Cyclones, Footprints, and Climate Justice


By Shanti Kumar


In early 2019, two cyclones ravaged Mozambique, Malawi, Zimbabwe, India, and Bangladesh—all of which are countries where Trickle Up works that are home to large numbers of the extreme poor.


The toll of the cyclones was high. In Mozambique, Cyclone Idai caused at least 1,000 fatalities and displaced over 100,000 people in a region already dealing with a refugee crisis. In India and Bangladesh, Cyclone Fani damaged nearly 190,000 homes and led to the evacuation of 2.6 million people. The worst-affected Indian state, Odisha, is home to 14 million people living in extreme poverty, including several thousand Trickle Up participants and their families.


“Every week brings a new example of climate-related devastation. No country or community is immune. And, as is always the case, the poor and vulnerable are the first to suffer and the worst hit,” said United Nations Secretary General António Guterres addressing Cyclone Idai in March 2019.


Although there are no reports that Trickle Up participants were directly in harm’s way of the cyclones, the damaging effects of the global climate crisis are occurring more regularly and the extreme poor are most often at risk of its devastating consequences.


It is time to recognize the linkages between poverty and climate change.

Building Resilience

Trickle Up encourages our participants to diversify their business activities in order to build resilience to shocks, such as the effects of the climate crisis.


Odisha and West Bengal, two Indian states where Trickle Up works, are ever more prone to flooding and falling below sea-level. Drought and unpredictable rains in Guatemala and Burkina Faso continue to hinder farming and impact food security. Extreme weather is destroying communities and adding to the record numbers of displaced people globally. Since 2017, UNHCR estimates that 16-18 million people become internally displaced every year due to disaster, which is in addition to refugees (displaced people who cross borders).


Most of the world’s poor use a fraction of the resources that people in developed countries use, as evidenced by their ecological footprints. Your personal ecological footprint is the number of planet Earths that would be required if every person in the world used the same amount of resources as you do. The average American uses nearly five “Earths” of resources as compared to the average person living in the developing world who uses less than one Earth. This disparity in resource-use urges us to view climate change through a lens of proportionality and justice, as the people using the fewest resources are those who experience the first and most severe impacts of climate change. This is because the extreme poor often derive their livelihoods from natural resources such as oceans, rivers, forests, and farmland that can be upended by drought, floods, heatwaves, and catastrophically destructive storms like those recently seen in India and Mozambique. More insidious and yet just as harmful are changes in seasonality, such as less rainfall during the rainy season or rainfall at unexpected times of year, both of which are linked to desertification. We are therefore experiencing climate change at two levels: acute crisis and gradual trends.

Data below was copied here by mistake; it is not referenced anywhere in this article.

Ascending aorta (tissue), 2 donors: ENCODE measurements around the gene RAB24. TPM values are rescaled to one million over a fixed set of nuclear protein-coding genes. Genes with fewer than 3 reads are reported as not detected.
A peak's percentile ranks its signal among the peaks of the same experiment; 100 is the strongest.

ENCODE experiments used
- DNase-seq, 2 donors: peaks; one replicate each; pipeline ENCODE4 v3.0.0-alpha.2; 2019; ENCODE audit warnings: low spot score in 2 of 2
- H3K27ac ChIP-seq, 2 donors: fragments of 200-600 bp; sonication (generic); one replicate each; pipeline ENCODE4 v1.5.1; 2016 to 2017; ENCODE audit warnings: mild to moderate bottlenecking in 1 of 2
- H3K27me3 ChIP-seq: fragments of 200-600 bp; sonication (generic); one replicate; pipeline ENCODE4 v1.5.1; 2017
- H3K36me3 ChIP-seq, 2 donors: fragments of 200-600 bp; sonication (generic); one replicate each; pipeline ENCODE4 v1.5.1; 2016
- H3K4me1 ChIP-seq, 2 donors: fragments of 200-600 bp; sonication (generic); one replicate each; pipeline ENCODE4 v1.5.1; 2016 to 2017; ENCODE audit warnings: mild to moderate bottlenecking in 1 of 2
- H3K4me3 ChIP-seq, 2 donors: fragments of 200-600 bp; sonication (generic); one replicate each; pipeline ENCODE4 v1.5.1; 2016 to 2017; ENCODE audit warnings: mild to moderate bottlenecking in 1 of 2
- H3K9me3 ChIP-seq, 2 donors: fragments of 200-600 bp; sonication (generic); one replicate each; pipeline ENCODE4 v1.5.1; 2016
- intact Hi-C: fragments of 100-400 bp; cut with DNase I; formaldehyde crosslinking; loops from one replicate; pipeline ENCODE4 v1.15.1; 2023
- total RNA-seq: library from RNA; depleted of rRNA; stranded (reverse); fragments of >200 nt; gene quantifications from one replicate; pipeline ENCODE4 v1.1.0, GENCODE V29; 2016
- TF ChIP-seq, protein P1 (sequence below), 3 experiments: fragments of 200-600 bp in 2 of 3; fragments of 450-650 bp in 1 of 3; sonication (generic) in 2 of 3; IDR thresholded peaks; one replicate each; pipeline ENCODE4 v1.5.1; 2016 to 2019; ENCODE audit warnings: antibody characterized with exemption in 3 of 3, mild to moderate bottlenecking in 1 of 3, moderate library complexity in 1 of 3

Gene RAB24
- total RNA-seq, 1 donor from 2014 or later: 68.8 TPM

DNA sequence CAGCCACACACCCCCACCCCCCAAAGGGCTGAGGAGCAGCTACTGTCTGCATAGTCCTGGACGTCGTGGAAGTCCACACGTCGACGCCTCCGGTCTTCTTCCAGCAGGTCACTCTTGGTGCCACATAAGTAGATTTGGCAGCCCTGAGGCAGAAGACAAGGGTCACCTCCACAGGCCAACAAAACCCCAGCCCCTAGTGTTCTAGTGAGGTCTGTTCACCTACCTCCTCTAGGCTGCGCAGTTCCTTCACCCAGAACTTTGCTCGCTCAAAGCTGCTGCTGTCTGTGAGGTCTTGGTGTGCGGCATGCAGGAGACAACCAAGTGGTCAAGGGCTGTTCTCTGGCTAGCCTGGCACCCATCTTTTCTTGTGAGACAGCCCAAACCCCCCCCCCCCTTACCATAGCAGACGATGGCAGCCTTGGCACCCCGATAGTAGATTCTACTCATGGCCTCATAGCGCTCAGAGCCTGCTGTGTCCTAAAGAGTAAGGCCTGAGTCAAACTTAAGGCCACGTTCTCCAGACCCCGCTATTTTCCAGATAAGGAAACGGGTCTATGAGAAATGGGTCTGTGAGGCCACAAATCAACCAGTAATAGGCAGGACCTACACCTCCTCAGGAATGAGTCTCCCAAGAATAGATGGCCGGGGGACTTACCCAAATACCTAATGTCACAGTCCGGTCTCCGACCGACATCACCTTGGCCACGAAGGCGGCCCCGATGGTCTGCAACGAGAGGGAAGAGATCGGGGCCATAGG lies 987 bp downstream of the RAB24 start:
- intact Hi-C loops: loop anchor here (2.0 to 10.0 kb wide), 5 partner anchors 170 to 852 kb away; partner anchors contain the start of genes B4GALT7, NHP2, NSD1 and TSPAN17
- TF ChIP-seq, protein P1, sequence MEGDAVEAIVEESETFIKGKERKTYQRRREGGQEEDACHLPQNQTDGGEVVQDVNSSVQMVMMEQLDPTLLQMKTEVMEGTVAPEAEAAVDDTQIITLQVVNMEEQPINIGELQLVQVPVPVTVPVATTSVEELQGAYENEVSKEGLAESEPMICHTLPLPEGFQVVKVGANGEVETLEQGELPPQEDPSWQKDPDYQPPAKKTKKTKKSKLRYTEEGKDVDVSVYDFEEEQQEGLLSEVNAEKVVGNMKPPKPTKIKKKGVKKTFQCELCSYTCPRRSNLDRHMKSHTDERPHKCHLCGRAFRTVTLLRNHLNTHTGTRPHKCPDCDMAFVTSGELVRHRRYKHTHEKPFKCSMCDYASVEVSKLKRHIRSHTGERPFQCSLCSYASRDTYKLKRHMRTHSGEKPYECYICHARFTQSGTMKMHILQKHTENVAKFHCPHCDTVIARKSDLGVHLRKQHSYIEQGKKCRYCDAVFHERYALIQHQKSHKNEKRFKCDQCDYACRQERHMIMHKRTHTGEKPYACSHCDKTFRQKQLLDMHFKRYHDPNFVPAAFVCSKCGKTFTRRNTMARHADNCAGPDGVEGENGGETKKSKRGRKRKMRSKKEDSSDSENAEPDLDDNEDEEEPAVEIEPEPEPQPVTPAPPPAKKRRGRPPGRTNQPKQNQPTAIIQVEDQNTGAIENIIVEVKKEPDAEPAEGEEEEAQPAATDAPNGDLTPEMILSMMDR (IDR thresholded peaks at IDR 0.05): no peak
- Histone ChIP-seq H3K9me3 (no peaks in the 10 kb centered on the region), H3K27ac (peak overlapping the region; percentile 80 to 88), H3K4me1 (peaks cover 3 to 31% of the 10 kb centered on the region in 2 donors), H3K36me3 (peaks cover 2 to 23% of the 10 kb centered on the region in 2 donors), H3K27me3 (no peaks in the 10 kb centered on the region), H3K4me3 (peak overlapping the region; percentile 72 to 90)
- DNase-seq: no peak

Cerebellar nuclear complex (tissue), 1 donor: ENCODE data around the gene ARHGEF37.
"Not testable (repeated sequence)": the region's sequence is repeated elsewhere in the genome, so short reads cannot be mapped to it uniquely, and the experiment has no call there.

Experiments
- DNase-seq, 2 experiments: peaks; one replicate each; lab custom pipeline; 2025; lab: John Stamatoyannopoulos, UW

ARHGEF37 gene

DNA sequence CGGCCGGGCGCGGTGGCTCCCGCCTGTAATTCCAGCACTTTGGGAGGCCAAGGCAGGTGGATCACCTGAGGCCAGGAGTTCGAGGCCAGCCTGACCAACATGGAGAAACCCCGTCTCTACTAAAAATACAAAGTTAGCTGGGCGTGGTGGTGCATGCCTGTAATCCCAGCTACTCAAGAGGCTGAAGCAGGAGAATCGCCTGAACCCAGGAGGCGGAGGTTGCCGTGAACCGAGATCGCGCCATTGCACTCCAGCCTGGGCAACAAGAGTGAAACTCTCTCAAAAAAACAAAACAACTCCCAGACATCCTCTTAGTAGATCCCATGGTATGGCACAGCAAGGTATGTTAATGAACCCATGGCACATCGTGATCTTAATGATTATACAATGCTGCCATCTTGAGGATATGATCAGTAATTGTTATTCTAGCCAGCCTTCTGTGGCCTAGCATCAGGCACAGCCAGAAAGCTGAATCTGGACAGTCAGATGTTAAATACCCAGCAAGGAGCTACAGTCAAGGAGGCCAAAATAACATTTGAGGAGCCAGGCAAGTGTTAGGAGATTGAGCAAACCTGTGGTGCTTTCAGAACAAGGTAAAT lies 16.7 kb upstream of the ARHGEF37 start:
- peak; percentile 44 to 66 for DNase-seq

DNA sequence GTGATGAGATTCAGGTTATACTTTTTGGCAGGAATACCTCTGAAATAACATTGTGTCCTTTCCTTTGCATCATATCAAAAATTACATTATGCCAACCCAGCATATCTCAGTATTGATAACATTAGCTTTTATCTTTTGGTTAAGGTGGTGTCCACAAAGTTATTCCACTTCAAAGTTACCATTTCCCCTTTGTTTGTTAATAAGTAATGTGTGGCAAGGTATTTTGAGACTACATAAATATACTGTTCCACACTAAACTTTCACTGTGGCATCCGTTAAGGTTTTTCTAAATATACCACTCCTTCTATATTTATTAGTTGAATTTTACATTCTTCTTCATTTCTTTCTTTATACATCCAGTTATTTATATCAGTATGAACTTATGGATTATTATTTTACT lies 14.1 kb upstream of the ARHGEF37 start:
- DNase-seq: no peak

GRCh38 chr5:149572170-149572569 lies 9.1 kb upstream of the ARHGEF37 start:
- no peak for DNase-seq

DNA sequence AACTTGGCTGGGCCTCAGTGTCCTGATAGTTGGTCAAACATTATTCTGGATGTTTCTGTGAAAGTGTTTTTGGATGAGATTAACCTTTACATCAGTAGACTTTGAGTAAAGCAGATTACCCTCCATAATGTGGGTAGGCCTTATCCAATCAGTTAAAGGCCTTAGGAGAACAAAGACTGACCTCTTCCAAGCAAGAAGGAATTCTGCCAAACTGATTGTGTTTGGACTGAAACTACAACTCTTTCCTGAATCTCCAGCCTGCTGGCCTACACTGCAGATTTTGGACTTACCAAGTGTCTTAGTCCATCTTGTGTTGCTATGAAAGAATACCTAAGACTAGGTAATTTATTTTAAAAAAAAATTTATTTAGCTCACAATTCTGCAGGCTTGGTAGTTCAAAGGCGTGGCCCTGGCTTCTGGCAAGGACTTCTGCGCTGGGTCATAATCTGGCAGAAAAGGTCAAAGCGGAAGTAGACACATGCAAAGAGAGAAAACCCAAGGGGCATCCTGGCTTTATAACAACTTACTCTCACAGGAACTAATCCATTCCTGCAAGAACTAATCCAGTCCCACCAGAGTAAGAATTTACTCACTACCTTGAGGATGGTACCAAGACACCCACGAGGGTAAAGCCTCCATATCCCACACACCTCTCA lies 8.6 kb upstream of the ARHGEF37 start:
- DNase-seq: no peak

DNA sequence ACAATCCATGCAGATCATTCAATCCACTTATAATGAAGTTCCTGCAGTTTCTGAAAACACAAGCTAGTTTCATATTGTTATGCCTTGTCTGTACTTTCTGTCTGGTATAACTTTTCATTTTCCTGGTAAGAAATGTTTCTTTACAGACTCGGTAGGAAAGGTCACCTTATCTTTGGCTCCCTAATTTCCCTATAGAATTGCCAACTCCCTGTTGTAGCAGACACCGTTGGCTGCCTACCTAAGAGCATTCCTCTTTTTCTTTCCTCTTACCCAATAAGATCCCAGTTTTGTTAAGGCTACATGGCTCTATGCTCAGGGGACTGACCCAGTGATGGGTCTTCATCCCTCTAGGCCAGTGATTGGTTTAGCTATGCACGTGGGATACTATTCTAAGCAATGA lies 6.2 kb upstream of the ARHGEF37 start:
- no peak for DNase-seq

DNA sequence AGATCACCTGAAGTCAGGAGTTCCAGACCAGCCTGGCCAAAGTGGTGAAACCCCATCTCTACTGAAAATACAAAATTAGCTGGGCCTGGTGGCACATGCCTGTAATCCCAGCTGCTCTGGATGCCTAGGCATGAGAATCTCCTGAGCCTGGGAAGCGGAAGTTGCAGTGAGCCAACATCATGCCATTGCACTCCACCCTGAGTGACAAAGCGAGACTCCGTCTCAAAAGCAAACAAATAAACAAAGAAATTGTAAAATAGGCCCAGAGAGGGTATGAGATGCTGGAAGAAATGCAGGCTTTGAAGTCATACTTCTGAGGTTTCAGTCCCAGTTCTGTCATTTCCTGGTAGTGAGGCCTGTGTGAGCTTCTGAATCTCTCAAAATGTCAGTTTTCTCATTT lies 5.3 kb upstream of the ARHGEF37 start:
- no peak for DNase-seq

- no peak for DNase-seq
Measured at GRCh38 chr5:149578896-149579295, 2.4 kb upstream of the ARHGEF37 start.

Climate factors complicate Trickle Up’s work in economically empowering the extreme poor. For example, many of our participants use part of their seed capital grant to invest in livestock such as goats or chickens. However, climatic issues such as drought can make it hard to properly feed these livestock, putting our participants’ investments and livelihoods at risk. At the institutional level, we face challenges of disputes between local actors (e.g. farmers and fishermen vs. corporations), lack of support or regulation, and emphasis on short-term solutions that create more issues down the line. Finally, at the organizational level there is room within Trickle Up to improve our expertise and capacity for analyzing and addressing this issue.



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A closer look at the negative impact of hydroelectric plants on indigenous Guatemalan communities.

In light of these challenges, Trickle Up is supporting people to adapt to their changing environments so they may lead sustainable livelihoods that are more resilient in the face of climate change. One way we do this is by promoting crop diversification, or growing multiple crops, which decreases the likelihood of a participant’s family going hungry if one crop fails. Trickle Up also helps people build non-agricultural livelihoods so they have a source of income that is less affected by climate change and are therefore less likely to be forced into distress migration. Our coaches work with participants at a personal level, helping them choose livelihoods that not only match their skills and needs but also can be adapted to the growing climate crisis at hand. Trickle Up works with governments to embed these types of programs into larger schemes that can reach many times more people. In this way, we are developing personalized and institutional solutions that address the disproportionate toll of climate change on the world’s poor.


Acknowledging challenges is always the first step towards sustainable solutions, as is acknowledging injustice. Through our programs, Trickle Up strives to fight against all forms of injustice against the poor, including climate injustice and its increasingly visible, frequent, severe, and unacceptable impacts on our participants and others like them.

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Shanti Kumar is Trickle Up's Program Quality and Development Associate and is based in New York, NY.